The National Association of Realtors face 10 big dangers – none of them easily solved
What are the threats that could impact the residential real estate industry?
NAR’s “Danger Report,” a new report commissioned to the Swanepoel | T3 Group, analyzes the industry from multiple vantage points, including agents, brokers and associations, all with the intent of spotlighting the many challenges that threaten to shatter the real estate industries’ foundations.
Last week, we covered the dangers facing brokers. This week, we look at the 10 dangers facing NAR itself.
1. The Decision-Making Structure – The National Association of Realtors had 1,099,102 members as of Dec. 31, 2014. It has some 2,500 members serving on approximately 80 different committees, forums and advisory boards, with 841 votes on the board of directors. The organization represents both agents and brokers in the industries, and with so many people playing a part in the complicated decision-making structure, it can be hard for the organization to respond quickly and efficiently to the problems that NAR and the industry face.
2. The Three-Tier Structure – NAR consists of 54 state and territorial associations and 1,341 local associations, all being operated separately from the larger NAR organization. This creates unnecessary redundancy that leads to different decisions and agreements across all three levels.
3. Fighting to be the Industry Spokesperson – For decades, NAR has prided itself on being “The Voice of Real Estate” for its members. However, as time has gone on, other organizations like Zillow and CoreLogic have stepped up to provide their own analysis of the market and have threatened to usurp NAR’s position in the spotlight.
4. Mission Creep – While it’s expected that an organization will change and adapt to an ever-changing world, over the years NAR has expanded to account for many new initiatives. Although that is not an inherently bad thing, what is harming NAR, the report argued, is the fact that the sheer amount of initiatives they have taken on dilute their effectiveness across the board, rather than enhancing it.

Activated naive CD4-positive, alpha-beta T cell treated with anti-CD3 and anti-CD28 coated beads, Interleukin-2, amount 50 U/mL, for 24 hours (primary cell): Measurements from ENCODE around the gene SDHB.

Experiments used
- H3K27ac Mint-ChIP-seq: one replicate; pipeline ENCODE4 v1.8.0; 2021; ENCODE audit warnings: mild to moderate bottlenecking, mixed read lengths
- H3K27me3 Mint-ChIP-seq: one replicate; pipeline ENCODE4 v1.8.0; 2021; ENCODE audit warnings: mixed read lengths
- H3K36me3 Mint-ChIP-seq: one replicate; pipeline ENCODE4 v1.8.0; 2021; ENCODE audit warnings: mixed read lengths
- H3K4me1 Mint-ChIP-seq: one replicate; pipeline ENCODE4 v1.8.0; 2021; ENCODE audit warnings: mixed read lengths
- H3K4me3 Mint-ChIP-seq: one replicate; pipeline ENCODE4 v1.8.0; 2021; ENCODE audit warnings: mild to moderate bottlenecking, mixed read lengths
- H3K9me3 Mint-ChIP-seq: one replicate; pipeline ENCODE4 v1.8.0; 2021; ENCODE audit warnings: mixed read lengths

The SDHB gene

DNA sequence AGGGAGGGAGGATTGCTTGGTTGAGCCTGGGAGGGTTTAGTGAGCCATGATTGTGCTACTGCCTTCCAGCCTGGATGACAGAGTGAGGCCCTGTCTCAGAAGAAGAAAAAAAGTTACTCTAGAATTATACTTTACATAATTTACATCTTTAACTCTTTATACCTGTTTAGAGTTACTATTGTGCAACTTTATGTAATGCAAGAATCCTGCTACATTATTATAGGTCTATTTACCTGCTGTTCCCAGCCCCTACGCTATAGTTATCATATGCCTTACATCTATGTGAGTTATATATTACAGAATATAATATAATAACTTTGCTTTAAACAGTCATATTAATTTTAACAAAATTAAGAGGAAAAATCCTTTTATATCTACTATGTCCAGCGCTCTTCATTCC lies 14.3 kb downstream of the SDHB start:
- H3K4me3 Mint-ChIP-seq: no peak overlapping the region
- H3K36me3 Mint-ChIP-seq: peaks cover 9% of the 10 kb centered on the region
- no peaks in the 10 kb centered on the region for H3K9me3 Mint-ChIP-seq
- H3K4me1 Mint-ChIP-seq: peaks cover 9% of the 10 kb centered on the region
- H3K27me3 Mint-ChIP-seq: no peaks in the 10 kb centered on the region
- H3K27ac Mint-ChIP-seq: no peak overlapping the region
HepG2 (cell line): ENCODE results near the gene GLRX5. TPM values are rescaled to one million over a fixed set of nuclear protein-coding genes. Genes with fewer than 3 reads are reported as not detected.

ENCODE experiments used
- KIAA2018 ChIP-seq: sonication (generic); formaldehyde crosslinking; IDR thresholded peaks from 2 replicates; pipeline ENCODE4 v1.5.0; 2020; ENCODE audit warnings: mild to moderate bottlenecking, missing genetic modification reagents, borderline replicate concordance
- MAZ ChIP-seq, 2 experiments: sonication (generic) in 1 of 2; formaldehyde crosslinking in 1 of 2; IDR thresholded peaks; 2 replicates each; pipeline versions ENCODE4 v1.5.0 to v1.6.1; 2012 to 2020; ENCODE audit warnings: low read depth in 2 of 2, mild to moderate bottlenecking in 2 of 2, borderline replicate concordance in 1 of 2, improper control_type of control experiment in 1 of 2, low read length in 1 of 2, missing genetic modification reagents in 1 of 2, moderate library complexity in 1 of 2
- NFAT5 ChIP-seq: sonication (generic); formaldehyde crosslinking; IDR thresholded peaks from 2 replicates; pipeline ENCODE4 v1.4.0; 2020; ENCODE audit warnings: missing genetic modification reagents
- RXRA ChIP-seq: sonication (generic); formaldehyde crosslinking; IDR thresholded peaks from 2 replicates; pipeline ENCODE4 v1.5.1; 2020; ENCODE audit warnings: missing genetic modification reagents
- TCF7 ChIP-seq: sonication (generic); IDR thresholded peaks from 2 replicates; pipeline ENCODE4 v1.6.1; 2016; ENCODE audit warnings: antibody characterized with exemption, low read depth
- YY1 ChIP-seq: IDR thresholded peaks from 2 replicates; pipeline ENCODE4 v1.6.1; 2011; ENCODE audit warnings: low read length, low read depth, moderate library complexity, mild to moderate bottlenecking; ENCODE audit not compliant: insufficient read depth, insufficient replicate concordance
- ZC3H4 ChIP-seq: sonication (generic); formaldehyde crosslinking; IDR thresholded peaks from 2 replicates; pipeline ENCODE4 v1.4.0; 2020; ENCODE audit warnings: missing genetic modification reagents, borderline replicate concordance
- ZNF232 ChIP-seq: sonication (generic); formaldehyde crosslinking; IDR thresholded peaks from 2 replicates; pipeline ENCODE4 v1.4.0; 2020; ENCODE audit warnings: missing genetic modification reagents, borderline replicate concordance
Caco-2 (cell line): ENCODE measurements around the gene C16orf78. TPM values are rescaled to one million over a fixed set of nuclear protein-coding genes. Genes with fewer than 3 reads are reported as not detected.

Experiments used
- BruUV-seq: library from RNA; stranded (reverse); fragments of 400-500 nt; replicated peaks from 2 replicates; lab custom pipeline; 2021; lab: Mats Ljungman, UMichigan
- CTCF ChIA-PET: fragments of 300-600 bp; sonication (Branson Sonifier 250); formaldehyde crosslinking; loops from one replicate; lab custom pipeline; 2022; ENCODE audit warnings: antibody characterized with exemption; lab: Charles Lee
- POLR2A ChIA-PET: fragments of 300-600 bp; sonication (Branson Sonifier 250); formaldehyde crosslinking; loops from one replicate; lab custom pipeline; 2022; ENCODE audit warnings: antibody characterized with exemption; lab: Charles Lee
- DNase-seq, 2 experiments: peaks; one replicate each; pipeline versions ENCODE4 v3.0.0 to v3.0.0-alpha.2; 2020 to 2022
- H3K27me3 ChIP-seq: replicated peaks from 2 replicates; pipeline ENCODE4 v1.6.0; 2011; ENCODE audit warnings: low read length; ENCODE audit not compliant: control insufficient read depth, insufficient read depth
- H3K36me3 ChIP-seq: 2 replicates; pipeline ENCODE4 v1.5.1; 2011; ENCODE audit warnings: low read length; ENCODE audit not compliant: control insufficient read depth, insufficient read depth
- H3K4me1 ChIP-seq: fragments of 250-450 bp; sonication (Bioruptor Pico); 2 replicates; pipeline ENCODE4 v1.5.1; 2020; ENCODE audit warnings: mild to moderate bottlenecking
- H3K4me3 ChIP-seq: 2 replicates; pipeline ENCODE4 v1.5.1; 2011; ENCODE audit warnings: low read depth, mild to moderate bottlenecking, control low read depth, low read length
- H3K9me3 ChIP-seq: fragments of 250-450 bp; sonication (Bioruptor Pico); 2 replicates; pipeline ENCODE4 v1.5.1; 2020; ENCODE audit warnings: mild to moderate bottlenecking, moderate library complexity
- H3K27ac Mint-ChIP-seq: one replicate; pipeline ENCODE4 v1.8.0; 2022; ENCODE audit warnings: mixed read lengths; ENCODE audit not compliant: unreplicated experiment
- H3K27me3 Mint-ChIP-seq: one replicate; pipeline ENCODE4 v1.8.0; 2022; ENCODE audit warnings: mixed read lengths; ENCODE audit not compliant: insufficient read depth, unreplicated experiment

5. The Tech Quandary – NAR has the tricky problem of having a reputation of not being good at developing technology, while at the same time it is criticized for not being aggressive enough in competing with more tech savvy companies like Redfin. The report argued that they need to learn from what’s working with companies like Redfin, and what’s not working with their own versions of those services – and figure out how to make them appealing.
6. Quality vs. Quantity – Because NAR is a membership-driven, dues-based organization, its revenue is primarily driven by its size. That results in a majority of the decisions being made based on the masses. The tough decision now becomes whether or not it should continue the quantity-based approach, or if it can support itself serving just the best of the best.
7. An Aging Association – Since 2003, NAR’s median age has increased from 51 years old to 56 as of 2014. The number of Realtors under 44 years old has been dropping steadily since 2003, creating an aging association that is faced with the demands and problems of the digital age.
8. Not Enough Leaders – Paired with the median age growing, the leadership within NAR lacks younger, adaptable and knowledgable talent that can help the organization stay relevant. The report cites the one-year term for president of the organization as being too short to accomplish noteworthy change. In addition, the report bluntly states: “Compounding this problem is the widespread failure of the industry, from NAR down to the smallest association or brokerage company, to adequately plan for this transition, a transition that it has seen coming – and purposely avoided – for decades.”
9. Realtor Brand has Lost Prestige – One of the concerns comes down to the Realtor brand itself. Absolute Brands appraised the value at approximately $5 billion in 2014, which ranked it among some of the most valuable brands. However, with the digital age, there’s concern that the brand has become devalued in the eyes of its members.
10. Core Standards are Too Low – Because the organization is dictated by the masses, and because there are so many members, there is concern that the core values NAR wants to represent have become diluted, resulting in a worse set of standards for everyone.